- (Albert-Jan Roelofs)
- Format: CD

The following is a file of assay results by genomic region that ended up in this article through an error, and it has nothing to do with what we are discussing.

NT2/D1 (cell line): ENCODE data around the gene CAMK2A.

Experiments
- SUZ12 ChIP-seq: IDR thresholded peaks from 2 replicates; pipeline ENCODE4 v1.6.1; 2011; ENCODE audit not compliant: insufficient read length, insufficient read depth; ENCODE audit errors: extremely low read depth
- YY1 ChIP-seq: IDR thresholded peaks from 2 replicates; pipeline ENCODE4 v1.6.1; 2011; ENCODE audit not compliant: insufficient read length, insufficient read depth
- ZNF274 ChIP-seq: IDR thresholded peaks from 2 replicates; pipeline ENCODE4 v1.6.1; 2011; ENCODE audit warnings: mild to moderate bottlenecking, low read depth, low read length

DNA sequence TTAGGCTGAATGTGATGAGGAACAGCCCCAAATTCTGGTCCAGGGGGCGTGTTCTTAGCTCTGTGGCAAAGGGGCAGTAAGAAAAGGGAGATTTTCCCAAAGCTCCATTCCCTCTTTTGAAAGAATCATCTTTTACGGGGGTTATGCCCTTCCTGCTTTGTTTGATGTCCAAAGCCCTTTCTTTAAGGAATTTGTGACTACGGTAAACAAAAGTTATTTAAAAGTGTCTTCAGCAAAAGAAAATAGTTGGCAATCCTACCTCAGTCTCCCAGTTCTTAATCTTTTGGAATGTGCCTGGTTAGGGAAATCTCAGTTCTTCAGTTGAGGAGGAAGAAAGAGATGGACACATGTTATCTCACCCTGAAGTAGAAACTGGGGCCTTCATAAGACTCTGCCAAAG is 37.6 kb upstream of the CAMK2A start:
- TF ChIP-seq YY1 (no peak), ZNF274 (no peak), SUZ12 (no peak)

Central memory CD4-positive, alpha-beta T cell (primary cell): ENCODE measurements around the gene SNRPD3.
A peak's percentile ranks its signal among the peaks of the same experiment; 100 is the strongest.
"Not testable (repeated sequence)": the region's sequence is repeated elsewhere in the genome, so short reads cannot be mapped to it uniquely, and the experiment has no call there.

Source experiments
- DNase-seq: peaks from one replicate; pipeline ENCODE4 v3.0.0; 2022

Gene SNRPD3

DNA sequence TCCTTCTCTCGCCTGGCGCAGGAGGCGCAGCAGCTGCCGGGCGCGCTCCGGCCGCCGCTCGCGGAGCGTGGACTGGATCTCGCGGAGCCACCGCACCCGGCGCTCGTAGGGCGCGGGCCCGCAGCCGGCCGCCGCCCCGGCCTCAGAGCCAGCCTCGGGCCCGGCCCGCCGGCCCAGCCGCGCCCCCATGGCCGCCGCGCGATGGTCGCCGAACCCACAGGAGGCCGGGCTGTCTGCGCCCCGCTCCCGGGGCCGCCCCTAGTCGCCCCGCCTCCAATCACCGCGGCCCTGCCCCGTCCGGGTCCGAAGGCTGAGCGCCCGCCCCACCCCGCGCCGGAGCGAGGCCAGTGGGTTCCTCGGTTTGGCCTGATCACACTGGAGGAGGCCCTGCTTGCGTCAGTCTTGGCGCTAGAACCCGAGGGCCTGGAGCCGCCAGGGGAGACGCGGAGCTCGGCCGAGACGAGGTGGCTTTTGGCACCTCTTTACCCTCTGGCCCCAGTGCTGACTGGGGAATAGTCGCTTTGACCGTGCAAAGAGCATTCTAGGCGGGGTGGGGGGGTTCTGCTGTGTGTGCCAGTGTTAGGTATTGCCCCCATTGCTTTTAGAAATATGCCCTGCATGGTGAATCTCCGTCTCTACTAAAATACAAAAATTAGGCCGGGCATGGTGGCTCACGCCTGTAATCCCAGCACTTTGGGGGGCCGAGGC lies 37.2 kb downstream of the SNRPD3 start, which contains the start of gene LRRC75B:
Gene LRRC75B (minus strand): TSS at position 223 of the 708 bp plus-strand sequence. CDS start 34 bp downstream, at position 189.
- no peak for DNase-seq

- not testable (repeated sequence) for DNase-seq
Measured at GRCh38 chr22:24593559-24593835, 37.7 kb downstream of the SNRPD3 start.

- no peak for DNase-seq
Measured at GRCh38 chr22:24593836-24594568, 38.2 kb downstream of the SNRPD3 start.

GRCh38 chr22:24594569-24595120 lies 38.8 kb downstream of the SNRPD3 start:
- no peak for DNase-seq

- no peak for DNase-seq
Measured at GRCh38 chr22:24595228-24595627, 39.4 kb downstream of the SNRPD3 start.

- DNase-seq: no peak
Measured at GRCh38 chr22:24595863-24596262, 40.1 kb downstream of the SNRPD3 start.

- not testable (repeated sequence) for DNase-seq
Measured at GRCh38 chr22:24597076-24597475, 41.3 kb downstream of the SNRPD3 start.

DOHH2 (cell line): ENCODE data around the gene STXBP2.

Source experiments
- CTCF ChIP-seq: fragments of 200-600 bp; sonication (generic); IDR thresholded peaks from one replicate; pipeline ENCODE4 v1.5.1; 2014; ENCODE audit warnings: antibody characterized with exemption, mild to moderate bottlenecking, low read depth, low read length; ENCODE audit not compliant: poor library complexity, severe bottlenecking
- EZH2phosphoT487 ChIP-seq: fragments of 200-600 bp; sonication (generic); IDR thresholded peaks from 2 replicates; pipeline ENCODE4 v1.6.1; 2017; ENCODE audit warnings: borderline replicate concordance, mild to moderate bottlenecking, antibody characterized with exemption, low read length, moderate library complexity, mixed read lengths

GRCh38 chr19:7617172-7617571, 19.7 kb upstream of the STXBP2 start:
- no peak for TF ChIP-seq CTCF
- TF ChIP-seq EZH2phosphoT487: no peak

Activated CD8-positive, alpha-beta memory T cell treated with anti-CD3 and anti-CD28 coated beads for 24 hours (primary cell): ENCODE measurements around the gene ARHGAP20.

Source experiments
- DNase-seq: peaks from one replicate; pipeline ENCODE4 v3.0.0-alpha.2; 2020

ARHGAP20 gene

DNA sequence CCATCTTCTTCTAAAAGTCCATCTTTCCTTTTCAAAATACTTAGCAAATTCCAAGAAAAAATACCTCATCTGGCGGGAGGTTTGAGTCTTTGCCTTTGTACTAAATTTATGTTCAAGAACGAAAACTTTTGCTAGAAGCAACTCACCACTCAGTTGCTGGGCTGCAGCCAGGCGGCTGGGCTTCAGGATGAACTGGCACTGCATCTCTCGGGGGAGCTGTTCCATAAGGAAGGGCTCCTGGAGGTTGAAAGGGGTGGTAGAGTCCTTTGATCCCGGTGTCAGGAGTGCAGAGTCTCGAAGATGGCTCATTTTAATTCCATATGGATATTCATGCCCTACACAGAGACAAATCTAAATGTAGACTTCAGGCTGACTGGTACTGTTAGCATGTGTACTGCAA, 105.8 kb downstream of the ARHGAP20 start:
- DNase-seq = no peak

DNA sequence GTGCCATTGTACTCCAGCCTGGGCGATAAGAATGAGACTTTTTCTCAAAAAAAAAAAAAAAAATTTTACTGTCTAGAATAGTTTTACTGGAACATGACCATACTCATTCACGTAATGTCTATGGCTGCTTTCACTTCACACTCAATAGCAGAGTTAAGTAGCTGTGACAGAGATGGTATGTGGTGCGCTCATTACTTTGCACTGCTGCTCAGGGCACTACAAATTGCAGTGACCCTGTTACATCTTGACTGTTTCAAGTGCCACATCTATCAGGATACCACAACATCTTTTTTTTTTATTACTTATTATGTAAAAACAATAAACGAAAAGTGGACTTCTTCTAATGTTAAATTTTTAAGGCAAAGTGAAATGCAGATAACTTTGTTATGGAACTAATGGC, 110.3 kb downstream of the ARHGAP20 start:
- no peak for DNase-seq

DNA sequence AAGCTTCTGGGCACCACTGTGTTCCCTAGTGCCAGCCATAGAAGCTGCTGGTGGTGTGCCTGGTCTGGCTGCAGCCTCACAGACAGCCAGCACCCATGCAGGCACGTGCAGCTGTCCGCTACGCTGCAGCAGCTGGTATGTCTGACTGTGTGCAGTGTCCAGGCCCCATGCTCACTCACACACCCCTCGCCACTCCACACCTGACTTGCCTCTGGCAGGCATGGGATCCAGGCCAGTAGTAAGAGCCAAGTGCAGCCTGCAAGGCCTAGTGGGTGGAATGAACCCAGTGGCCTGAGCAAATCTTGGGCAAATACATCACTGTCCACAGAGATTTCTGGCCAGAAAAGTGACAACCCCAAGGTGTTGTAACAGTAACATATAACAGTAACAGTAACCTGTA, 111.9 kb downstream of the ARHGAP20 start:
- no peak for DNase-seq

In 1704 (or maybe slightly earlier) a set of harpsichord pieces was published, composed by Louis-Nicolas Clérambault. Born in 1676, he was recognised as one of Paris' leading musicians of his time. He became famous for his sonates, cantates and pièces d'orgue. Though less often performed nowadays, his harpsichord pieces show his great ability to write elegantly embellished, expressive melodies. The first set of pieces on this CD, in C-major, opens with a 'Prélude non mesuré' in the style of his great predecessors, Louis Couperin and Henry d'Anglebert. The following pieces in this suite are rather conventional and academic in their use of the traditional dance forms and harmonic progression. In the doubles of the 'Allemande' and 'Gavotte' we recognize the 17th century way of elaborating a dance movement with an adorned variation. Francois Couperin, the second composer on this CD, had a rather unconventional approach in combining harpsichord pieces into sets, not naming them 'Suite' but calling them 'Ordre'. Furthermore, the regular dance forms became a pattern, used to paint, as it were, a portrait in music of a person, an event or whatever else occurred to his creative mind. In his '17th Ordre' (published in his 3rd book of harpsichord pieces, 1722) he sets to music a fine portrait of his great contemporary viola da gamba player Antoine Forqueray. In 'La Suberbe', Couperin makes use of the gravity of the ancient allemande to give shape to the nobleness that Forqueray revealed in his playing. One recognises also the imitative motives and so called fake polyphony (a two-part writing in broken chords) that Forqueray obviously would have brought to life in his playing. The key is e-minor, especially expressive in the tuning used in this recording, the temperament ordinaire. This noble piece is followed by a pretty piece in which Couperin evokes 'Les Petits Moulins à vent'. Usually this title is interpreted as a reference to the Parisian windmills. The lightness of the piece and the small, repeated musical motives makes one rather think of the small paper windmills on top of wooden sticks that bring great amusement to children. One can easily imagine the repeated blowing in order to keep the small moulins moving. From time to time they nearly stop, just to be blown in action again. The following rondeau 'Timbres' could be interpreted as a musical painting of little chimes. One can employ the art of playing inégale to give shape most effectively to the irregular sounding bells. A rather old-fashioned 'Courante' follows to give way to 'Les Petites Crémières de Bagnolet'. It is not difficult to hear in the melodic lines the chattering among milkmaids in the Parisian suburb of Bagnolet. The next composer on this CD, Jacques Duphly, of whom little is known, published his harpsichord works in four books. A mixture of conventional musical portraits and dance forms can be found next to experiments in new keyboard techniques that emerged in the later 18th century. In 'La Forqueray' (from his 3rd book, 1758) we find a nice, but rather old-fashioned portrait of the earlier mentioned Antoine Forqueray, including the imitative melodic fragments and fake polyphony. The key (f-minor) is very expressive! On the other hand, in the Chaconne we find Duphly exploiting all kinds of new-fashioned keyboard techniques such as broken chords over several octaves and so called Alberti-basses. His 1st, 2nd and 4th book contain only pieces for harpsichord solo. Also, in his 3rd book he published 6 pieces for harpsichord accompanied by violin. This genre emerged from the beginning of the 18th century as a medium to combine musical instruments in a chamber music setting, most probably with the aim to encourage musical practice in domestic setting. In his 3 pieces in F-major, Duphly exploits two ways of writing accompanied harpsichord music: in the 'Ouverture' (and also in the refrain of 'La DeMay') the violin plays in unison with the harpsichord, thus enhancing the expressiveness of the harpsichord tone. In the other pieces, Duphly writes an obligato part for the violin, achieving a very attractive musical dialogue.